• At Mobile World Congress, radio access network vendors are likely to promote features that simplify 5G networks, ease their deployment, and optimize their energy consumption.
• Ironically, these features are necessary to tackle problems exacerbated by 5G itself.
Cartoon character Homer Simpson once called alcohol “the cause of, and solution to, all of life’s problems.” These days vendors of 5G infrastructure are making similar-sounding claims, as 5G hype has given way to a more, ah, sober reckoning of its implications.
As the telecom industry gathers at this year’s Mobile World Congress, we’re sure to hear that “5G is here!” and “5G is real!” – just as we have in previous years. But as the real-world challenges of 5G deployments draw nearer for operators, RAN vendors will need to devote some messaging to assuaging operators’ fears. In fact, this has already begun, and it takes the form of RAN vendors emphasizing 5G benefits that are, in fact, more like remedies to problems posed by 5G itself.
• Network Simplification: RAN vendors are likely to tout the ways that their solutions will simplify network management, including solutions employing artificial intelligence (AI) and machine learning (ML). But they will also concede that one reason AI is helpful is because beamforming using 5G Massive MIMO networks is likely to scale to a level of complexity that is beyond the ability of humans to manage.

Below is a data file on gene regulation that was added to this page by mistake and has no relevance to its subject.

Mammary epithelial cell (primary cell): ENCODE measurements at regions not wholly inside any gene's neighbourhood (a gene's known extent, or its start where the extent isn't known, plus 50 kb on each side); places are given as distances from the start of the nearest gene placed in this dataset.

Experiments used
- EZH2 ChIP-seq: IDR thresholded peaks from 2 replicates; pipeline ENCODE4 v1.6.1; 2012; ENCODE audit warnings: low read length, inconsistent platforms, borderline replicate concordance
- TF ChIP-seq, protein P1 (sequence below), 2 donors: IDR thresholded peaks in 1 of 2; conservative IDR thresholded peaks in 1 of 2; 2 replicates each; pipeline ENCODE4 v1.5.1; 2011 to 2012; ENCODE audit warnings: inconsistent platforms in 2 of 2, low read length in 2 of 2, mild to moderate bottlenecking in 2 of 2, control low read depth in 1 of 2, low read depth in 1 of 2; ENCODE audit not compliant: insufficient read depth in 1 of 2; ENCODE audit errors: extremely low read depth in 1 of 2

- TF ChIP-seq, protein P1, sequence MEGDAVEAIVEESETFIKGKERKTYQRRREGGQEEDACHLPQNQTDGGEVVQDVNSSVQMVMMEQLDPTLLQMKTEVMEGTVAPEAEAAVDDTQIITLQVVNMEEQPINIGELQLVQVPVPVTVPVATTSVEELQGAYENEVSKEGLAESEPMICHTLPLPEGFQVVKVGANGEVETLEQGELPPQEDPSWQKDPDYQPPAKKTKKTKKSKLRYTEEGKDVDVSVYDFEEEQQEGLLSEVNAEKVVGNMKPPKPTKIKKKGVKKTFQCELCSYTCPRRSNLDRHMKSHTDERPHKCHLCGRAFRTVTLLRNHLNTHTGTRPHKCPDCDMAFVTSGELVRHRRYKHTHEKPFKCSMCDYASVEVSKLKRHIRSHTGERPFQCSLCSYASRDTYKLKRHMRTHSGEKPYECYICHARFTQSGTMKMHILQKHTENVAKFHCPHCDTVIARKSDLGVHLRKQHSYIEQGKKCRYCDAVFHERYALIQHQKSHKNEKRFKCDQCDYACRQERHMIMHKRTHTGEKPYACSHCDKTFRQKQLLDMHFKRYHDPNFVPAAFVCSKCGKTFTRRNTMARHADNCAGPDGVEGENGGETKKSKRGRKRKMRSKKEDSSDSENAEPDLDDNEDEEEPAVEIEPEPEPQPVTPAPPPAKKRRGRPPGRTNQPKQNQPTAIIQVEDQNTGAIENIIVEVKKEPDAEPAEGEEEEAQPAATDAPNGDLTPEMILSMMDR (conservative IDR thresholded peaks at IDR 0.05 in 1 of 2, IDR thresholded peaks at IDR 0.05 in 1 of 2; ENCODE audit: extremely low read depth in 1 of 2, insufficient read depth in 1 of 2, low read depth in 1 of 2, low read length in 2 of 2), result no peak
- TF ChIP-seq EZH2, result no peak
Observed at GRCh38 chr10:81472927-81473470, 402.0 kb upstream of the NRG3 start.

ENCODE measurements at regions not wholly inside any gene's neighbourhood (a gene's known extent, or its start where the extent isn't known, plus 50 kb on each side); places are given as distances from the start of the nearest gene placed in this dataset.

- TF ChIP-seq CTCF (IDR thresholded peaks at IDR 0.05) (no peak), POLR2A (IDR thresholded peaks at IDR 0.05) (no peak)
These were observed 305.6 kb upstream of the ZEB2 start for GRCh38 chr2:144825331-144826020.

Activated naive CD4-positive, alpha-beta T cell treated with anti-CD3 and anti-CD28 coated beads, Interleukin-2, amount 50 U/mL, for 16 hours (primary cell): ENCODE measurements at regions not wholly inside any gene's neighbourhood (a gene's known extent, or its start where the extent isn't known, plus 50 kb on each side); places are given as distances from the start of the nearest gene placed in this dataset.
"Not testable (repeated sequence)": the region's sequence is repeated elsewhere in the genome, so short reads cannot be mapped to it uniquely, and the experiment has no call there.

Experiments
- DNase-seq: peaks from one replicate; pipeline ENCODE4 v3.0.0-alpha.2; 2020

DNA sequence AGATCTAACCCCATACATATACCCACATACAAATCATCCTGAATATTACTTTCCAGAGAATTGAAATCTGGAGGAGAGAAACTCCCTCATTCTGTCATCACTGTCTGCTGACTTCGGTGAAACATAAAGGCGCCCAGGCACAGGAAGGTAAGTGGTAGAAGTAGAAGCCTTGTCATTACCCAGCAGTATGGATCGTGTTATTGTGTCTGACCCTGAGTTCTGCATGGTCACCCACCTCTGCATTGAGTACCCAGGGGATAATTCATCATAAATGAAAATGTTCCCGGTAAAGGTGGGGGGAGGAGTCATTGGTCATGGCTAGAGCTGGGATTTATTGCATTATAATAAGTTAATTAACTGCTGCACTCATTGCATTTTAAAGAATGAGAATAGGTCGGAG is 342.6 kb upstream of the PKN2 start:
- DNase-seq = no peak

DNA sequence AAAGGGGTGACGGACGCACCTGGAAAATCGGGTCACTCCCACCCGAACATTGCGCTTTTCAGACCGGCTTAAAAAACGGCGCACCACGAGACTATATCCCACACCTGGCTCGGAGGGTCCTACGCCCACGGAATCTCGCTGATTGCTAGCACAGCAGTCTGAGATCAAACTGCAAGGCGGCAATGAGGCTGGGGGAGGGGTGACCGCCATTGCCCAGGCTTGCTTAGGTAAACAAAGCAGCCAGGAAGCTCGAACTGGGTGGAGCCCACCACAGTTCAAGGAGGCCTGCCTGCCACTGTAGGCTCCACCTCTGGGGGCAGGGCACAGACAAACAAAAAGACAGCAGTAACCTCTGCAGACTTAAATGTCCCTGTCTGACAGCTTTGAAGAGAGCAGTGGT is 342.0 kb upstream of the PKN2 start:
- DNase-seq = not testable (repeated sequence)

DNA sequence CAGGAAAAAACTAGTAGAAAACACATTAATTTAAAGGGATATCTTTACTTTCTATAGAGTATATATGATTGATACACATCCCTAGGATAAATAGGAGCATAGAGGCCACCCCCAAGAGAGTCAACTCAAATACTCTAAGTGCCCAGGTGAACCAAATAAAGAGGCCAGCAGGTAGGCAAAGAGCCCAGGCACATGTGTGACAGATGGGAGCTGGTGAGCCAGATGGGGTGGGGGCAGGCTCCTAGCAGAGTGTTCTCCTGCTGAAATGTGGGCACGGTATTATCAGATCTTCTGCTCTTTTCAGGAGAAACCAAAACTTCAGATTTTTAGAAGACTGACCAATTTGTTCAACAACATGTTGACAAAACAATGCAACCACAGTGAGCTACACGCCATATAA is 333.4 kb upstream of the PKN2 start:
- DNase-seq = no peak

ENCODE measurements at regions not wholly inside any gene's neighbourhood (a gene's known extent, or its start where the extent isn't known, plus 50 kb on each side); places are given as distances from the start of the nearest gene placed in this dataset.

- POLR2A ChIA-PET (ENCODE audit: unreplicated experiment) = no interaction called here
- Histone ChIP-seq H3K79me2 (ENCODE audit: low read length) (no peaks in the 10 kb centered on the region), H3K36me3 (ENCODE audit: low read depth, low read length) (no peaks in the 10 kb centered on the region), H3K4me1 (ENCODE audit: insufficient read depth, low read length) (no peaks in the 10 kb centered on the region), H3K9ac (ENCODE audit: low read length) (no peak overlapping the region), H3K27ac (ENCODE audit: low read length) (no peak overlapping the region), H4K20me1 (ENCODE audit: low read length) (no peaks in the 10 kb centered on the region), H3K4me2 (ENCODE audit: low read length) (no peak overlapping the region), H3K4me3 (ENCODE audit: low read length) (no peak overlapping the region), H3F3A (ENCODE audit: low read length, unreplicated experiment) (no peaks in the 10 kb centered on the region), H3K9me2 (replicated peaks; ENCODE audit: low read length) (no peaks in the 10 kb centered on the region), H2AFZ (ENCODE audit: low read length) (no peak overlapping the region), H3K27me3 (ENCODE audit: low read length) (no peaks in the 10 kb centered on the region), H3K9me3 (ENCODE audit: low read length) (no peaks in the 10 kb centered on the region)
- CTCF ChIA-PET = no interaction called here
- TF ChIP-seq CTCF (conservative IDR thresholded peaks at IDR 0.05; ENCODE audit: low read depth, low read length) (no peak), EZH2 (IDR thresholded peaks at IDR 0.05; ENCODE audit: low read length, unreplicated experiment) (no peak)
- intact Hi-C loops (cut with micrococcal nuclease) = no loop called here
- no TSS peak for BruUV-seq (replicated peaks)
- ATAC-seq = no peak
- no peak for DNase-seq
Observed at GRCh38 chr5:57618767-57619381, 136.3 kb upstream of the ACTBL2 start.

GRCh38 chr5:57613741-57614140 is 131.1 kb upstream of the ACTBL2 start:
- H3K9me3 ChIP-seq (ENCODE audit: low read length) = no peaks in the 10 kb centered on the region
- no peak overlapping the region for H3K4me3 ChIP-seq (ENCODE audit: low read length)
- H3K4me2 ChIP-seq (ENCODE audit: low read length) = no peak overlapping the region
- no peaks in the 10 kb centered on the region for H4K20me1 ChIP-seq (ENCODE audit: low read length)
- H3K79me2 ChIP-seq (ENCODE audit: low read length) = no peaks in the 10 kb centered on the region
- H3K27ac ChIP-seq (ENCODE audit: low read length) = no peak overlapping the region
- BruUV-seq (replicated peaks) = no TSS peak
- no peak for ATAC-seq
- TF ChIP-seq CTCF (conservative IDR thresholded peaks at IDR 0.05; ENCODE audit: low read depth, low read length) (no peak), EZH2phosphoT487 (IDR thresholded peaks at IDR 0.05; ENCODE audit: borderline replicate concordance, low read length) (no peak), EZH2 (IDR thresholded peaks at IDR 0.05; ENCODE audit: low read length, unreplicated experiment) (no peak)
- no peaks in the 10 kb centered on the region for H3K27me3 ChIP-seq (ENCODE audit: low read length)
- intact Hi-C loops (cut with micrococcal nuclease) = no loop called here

• Deployment Aids: RAN vendors will show off solutions that make RAN installation easier by integrating multiple elements – such as radio/antenna units that integrate new Massive MIMO units with legacy infrastructure (thus allowing added functionality without added site space). But the reason such solutions are so important is because 5G will require significant densification; for example, the U.S. Federal Communications Commission has estimated the need for some 800,000 new cells across the country to deliver 5G. What’s more, the Massive MIMO units that will be included in this densification effort are often far bulkier than traditional antennas – and thus more laborious to install.
• Energy Efficiency: RAN vendors are likely to point to new features for increasing energy efficiency in RAN solutions, through new cooling techniques and ways to temporarily power down unnecessary functions. But these features are important because 5G will require more power to deliver faster services, and RAN power supplies are a significant expense for mobile operators.
Selling operators on the above features can be tricky from a messaging perspective, because it requires RAN vendors to acknowledge some uncomfortable truths about 5G. But after years of hyping 5G use cases, the time to confront those truths – as vendors will be saying about 5G itself – is here now and very real.